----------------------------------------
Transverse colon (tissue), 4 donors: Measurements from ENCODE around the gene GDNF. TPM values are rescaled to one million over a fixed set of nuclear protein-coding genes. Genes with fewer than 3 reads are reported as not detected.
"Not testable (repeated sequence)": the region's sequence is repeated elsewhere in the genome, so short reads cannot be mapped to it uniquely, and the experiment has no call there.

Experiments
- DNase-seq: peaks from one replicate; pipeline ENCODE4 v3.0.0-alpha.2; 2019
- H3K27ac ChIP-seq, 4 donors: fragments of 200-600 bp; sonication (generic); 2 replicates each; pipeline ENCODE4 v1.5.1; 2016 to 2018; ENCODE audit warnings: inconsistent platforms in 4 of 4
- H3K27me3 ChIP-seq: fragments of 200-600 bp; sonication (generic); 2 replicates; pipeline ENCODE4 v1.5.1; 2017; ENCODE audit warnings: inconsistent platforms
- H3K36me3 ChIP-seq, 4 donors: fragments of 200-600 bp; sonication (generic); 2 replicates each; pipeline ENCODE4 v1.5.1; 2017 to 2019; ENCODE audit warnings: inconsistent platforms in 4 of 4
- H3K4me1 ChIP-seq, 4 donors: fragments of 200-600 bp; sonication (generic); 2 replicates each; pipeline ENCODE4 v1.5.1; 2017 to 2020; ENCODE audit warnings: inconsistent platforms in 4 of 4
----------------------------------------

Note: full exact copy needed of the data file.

Transverse colon (tissue), 4 donors: Measurements from ENCODE around the gene GDNF. TPM values are rescaled to one million over a fixed set of nuclear protein-coding genes. Genes with fewer than 3 reads are reported as not detected.
"Not testable (repeated sequence)": the region's sequence is repeated elsewhere in the genome, so short reads cannot be mapped to it uniquely, and the experiment has no call there.

Experiments
- DNase-seq: peaks from one replicate; pipeline ENCODE4 v3.0.0-alpha.2; 2019
- H3K27ac ChIP-seq, 4 donors: fragments of 200-600 bp; sonication (generic); 2 replicates each; pipeline ENCODE4 v1.5.1; 2016 to 2018; ENCODE audit warnings: inconsistent platforms in 4 of 4
- H3K27me3 ChIP-seq: fragments of 200-600 bp; sonication (generic); 2 replicates; pipeline ENCODE4 v1.5.1; 2017; ENCODE audit warnings: inconsistent platforms
- H3K36me3 ChIP-seq, 4 donors: fragments of 200-600 bp; sonication (generic); 2 replicates each; pipeline ENCODE4 v1.5.1; 2017 to 2019; ENCODE audit warnings: inconsistent platforms in 4 of 4
- H3K4me1 ChIP-seq, 4 donors: fragments of 200-600 bp; sonication (generic); 2 replicates each; pipeline ENCODE4 v1.5.1; 2017 to 2020; ENCODE audit warnings: inconsistent platforms in 4 of 4